Environment Minister Malcolm Turnbull yesterday claimed that Labor’s MRET target of 20% by 2020 was like “slapping the coal industry in the face.”
Undeterred by the uncomfortable conflict between juggling the Environment portfolio whilst leaping to the defence of the coal industry, Turnbull said Mr Rudd had “slammed the door in the face of the coal industry”, by not including clean coal technology in the ALP’s policy.
But the CFMEU’s federal president, Tony Maher, rejected Turnbull’s rousing defence: “The coal miners I represent are not going to be used as political pawns by the Prime Minister or anyone else.”
In fact, the CFMEU, former best friends of the Prime Minister in the last election over Tasmanian forests, went out of its way to point out that renewable energy would not cost a single coal job. Instead, the Prime Minister’s now unmentionable N word would lose more coal jobs.
They released independent modelling, conducted by economic modellers MMA and commissioned by the Climate Institute, that shows that a nuclear industry would “lead to reductions in the coal industry of 20 per cent by 2050.
“Our members endorsed a policy that supports Kyoto and clean energy targets because they recognise the greatest threat to their job security is continued inaction by the Howard Government,” said Maher. “But they have rejected nuclear energy as an option – but the experts say this is the biggest threat to their job security.”
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Crikey asked Dominique la Fontaine from the Clean Energy Council if the ALP’s renewables target was really as upsetting to the coal industry as the federal government has claimed.
“Of course not,” says la Fontaine. “The target is actually a pro-jobs policy and pro investment. The Council estimates $20 billion in investment to 2020 and up to 50,000 jobs across various fields including clean tech, engineering, construction, manufacturing etc. Key coal industry figures have said this target will not cost jobs. It’s a way to address our future energy needs and help us evolve to a clean powered, sustainable economy.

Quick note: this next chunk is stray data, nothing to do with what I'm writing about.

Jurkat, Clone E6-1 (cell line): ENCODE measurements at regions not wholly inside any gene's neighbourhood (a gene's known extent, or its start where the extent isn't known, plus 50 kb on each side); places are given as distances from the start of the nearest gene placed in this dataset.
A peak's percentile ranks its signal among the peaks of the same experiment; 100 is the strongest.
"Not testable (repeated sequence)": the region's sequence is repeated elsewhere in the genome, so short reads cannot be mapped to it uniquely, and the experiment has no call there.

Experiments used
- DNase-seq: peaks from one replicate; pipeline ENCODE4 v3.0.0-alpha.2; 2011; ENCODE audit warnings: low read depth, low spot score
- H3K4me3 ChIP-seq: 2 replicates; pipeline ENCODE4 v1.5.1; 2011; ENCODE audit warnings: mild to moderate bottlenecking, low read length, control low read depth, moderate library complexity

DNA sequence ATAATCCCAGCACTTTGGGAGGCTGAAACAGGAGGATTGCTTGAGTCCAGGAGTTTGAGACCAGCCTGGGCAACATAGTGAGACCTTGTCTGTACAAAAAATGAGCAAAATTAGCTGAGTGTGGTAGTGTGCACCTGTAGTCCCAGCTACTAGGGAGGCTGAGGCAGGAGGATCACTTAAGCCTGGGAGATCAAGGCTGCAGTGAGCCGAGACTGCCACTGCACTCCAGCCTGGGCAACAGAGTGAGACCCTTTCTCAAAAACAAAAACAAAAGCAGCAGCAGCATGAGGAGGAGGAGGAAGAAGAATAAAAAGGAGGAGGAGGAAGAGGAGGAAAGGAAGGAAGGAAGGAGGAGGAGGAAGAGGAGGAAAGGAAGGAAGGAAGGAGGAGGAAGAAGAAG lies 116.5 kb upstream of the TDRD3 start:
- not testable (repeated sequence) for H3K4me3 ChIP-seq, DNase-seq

“Coal will continue to play a major role in energy supply. It’s also worth noting that the bulk of our coal is exported and not burned locally for fuel, a clear indication that this is a global problem requiring local and global action,” says la Fontaine.
And maybe the real reason that the CFMEU isn’t worried is because, as Tony Maher puts it, companies are relaxed about targets because “the energy growth between now and 2020 will be between 30 and 40 per cent so there’s plenty of room for various energy sources.” But doesn’t this defeat the whole purpose of current targets? Should we be aiming higher?
“That’s the real next question,” says la Fontaine. “But if we’re aiming for 60% reduction in emissions by 2050 or perhaps even more, we need to get there in stages, learning as we go that this feeds back into quicker and better commercialisation of new technologies. Right now this target is a realistic and achievable measure that will have a tangible result in the short term.”